What The F@%! Happened?!: LAURYN HILL

Over the next four weeks, I’ve decided to focus on some of my generations most-beloved Hip Hop/Soul artists that up and disappeared on our asses! Why did we love them, why did they fade into oblivion, and is there even a snowball’s chance in hell that they’ll come back to us one day? These are the questions I’ll attempt to answer for ya’ll.

So without further delay, let’s get into this week’s cry for help.

An obvious one….

Lauryn Hill

Women Her-story Month: Do You Have a Chosen Sister?

I speak as a – a sister of a sister. Dr. Martin Luther King was assassinated on my birthday. And for over 30 years, Coretta Scott King and I have telephoned, or sent cards to each other, or flowers to each other, or met each other somewhere in the world.

We called ourselves “chosen sisters” and when we traveled to South Africa or to the Caribbean or when she came to visit me in North Carolina or in New York, we sat into the late evening hours, calling each other “girl.” It’s a black woman thing, you know. And even as we reached well into our 70th decade, we still said “girl.”

I pledge to you, my sister, I will never cease.

Dr. Maya Angelou’s remarks at Coretta Scott King’s Funeral

So, I was watching the Monique Show last night and Taraji P. Henson was one of her guests. What was interesting about the show was not that they both were Oscar nominated actresses, but that they were girlfriends. I mean Sistergirl girl friends. Sistahfriends whose on screen chemistry spoke of countless nights of belly laughs and Girl, let me tell you . . .” call and response, “I almost had to take my earrings off,” black girl stories. So, inspired by their on camera friendship and Women’s Her-story month, today I pay tribute to Sisterfriends without whom many black women including myself would go crazy on what seems like an ordinary day. Yes, black girl friendships are a blessing.

Dear Governor Paterson,

I was sad to see Spitzer go, but I was still excited about you in office. I didn’t know much about you, but I have to admit the black and blind thing made you kind of interesting. My thoughts–a man with that much handicap must be good or at least have some progressive ideas. Spitzer had ideas too, some that could have helped us avert the whole crazy Wall Street thing, but he also had hos. And we all know, hookers and politics don’t mix well.

So alas, it was your turn. And I was desperate for you to prove yourself. Even said “ha” to all the naysayers when you and your wife emerged to admit to extramarital affairs. Can’t get ’em now, I said as I was dumb to think the only things tripping up politicians were camera women and interns. Anyway, a blind black man and his cheating wife. This is gonna be good and for a short time–it was. You scored major points with your support of stem cell research and I heard gay people weeping when you proposed a gay marriage bill. You were hitting all the right buttons and then you started slipping. Getting crushed actually, by that big ass budget deficit. So you thought, let’s just charge four percent on everything from music downloads to sleeping outside (camping). Of course, there was the 18% soda tax aka the “obesity tax” that has yet to be approved.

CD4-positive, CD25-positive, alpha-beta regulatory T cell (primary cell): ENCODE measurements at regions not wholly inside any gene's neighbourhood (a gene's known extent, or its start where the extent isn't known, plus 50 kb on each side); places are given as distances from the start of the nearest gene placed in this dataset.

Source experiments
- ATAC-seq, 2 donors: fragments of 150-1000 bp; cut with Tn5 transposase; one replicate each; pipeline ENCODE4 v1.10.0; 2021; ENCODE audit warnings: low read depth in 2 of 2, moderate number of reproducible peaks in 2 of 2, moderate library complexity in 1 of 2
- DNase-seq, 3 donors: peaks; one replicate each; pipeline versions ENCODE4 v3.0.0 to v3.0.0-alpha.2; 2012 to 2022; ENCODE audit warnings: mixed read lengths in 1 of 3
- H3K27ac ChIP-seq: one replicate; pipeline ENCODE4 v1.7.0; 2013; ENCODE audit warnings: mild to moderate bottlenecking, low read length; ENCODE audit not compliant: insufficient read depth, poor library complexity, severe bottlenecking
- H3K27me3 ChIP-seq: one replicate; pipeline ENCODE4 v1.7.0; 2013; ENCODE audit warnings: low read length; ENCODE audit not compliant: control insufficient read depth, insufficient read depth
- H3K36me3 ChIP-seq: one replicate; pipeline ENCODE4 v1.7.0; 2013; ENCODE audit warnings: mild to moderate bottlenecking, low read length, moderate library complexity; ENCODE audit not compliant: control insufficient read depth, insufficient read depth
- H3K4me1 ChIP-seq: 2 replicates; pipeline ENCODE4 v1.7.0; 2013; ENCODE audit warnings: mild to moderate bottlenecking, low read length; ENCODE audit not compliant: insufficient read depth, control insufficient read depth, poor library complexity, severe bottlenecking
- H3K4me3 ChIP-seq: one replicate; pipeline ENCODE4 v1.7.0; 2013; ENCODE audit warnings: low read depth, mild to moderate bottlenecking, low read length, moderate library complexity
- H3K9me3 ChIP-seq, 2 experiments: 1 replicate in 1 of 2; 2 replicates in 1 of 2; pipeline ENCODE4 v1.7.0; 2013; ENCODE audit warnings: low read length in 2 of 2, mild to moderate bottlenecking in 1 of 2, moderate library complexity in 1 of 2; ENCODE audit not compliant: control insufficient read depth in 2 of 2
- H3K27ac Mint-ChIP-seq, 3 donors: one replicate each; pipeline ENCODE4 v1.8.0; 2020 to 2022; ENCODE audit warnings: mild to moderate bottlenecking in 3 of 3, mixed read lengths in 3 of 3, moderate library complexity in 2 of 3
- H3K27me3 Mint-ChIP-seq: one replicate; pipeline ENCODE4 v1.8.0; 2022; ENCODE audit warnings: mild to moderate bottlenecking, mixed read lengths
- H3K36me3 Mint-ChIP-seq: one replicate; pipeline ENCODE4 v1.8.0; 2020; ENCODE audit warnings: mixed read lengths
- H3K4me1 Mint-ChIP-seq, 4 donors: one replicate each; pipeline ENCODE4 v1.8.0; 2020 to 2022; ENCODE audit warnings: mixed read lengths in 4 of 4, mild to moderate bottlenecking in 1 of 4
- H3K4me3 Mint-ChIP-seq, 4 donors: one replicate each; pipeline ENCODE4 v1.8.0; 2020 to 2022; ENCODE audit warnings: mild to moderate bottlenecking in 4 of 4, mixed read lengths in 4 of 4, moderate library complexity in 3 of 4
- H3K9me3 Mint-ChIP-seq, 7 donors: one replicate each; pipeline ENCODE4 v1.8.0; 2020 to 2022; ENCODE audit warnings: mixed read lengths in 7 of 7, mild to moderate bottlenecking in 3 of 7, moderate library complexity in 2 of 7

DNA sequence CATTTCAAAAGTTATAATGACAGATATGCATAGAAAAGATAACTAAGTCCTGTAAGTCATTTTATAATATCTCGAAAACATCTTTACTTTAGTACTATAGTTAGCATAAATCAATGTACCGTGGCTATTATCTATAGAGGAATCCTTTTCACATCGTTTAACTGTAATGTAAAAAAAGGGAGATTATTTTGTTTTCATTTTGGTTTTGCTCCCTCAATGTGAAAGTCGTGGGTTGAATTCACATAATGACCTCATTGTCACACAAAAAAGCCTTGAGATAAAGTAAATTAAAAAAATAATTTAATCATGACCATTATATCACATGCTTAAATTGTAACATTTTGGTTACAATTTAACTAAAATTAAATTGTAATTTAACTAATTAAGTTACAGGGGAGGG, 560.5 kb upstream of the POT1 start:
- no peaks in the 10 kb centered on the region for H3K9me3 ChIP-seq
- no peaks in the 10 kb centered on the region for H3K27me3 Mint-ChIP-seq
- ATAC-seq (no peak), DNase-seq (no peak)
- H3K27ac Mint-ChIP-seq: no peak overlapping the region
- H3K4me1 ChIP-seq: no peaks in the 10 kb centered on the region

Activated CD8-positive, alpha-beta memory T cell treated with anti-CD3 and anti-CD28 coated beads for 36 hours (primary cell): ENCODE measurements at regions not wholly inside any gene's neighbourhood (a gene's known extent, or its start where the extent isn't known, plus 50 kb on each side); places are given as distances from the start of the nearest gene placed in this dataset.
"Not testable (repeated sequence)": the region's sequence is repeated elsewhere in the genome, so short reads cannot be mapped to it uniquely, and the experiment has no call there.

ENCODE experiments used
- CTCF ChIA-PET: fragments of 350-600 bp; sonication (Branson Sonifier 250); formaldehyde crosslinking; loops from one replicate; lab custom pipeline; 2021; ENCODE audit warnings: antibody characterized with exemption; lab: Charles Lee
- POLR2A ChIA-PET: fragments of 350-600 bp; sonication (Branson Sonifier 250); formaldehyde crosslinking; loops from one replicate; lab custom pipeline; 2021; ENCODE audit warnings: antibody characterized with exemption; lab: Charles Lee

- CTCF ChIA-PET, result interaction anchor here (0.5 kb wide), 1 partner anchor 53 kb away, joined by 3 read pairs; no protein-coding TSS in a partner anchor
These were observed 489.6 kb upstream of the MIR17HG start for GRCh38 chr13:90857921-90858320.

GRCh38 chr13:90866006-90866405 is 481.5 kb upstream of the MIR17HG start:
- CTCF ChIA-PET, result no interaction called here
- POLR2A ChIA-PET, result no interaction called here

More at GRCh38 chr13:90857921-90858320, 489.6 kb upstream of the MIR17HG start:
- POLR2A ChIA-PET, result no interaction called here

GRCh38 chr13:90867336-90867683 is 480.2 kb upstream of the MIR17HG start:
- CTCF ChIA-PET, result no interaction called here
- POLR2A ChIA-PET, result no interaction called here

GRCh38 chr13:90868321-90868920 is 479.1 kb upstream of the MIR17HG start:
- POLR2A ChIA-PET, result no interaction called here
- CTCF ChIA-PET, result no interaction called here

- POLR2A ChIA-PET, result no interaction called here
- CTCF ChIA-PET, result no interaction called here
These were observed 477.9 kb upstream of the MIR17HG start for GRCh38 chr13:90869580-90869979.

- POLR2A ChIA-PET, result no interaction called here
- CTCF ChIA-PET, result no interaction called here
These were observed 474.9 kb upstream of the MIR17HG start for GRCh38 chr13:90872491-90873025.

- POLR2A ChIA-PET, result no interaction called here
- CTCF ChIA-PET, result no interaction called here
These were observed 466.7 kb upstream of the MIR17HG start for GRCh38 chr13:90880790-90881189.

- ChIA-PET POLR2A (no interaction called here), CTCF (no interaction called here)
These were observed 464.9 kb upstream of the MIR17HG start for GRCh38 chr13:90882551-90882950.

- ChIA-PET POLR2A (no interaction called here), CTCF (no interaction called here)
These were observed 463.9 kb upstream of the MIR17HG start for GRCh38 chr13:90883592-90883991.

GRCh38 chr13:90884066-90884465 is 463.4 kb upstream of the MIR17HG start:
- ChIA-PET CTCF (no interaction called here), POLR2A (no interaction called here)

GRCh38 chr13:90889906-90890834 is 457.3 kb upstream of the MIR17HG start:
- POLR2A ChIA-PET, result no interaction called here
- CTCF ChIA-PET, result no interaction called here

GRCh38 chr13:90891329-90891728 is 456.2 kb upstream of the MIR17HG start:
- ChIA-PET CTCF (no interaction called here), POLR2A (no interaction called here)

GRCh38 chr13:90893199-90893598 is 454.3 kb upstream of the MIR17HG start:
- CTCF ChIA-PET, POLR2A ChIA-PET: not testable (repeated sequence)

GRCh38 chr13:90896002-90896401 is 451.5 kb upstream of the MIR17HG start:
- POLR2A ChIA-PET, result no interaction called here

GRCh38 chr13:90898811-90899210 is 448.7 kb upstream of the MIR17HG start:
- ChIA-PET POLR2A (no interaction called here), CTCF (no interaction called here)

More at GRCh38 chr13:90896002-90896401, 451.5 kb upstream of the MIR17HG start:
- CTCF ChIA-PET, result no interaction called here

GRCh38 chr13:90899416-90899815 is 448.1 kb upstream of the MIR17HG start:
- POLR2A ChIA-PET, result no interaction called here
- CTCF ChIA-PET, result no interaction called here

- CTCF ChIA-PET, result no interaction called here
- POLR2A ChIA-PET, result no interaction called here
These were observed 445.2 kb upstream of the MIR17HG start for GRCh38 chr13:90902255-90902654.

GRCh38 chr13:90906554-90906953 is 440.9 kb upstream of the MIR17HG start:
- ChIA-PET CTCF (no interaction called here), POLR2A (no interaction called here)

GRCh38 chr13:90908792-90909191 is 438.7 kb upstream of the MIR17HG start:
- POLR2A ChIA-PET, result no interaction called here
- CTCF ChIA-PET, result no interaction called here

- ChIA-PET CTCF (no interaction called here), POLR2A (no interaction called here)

Rhythm and Blackness

“She dances like a Black girl.”

httpv://www.youtube.com/watch?v=4z5HYNqx3n8

What?

Is there something distinct about the way in which we move or speak that is noticeably…Black? Before, I would have denied this. There’s no way you can identify movement or speech as distinctly Black. Right?

Maybe.

Know Your Rights

Tonight I attended a forum at my school about racial profiling. I heard various opinions about what people think it is, how to confront it, and what should be done if it happens. The theme of the night was sustaining the energy and outrage—when profiling does occur—so that change can be brought to the situation. The idea of using situations of profiling (or other situations of that bring shock to the multitudes) to create opportunities of mobilization makes sense to me. It also seems to be a pattern that once a couple weeks pass by, people tend to forget about a situation and the occasion to bring positive transformation gets lost. I saw this happen a week after the earthquake in Haiti hit. Or when I think back to Jena 6, how no one really cared about it after it became “old news.”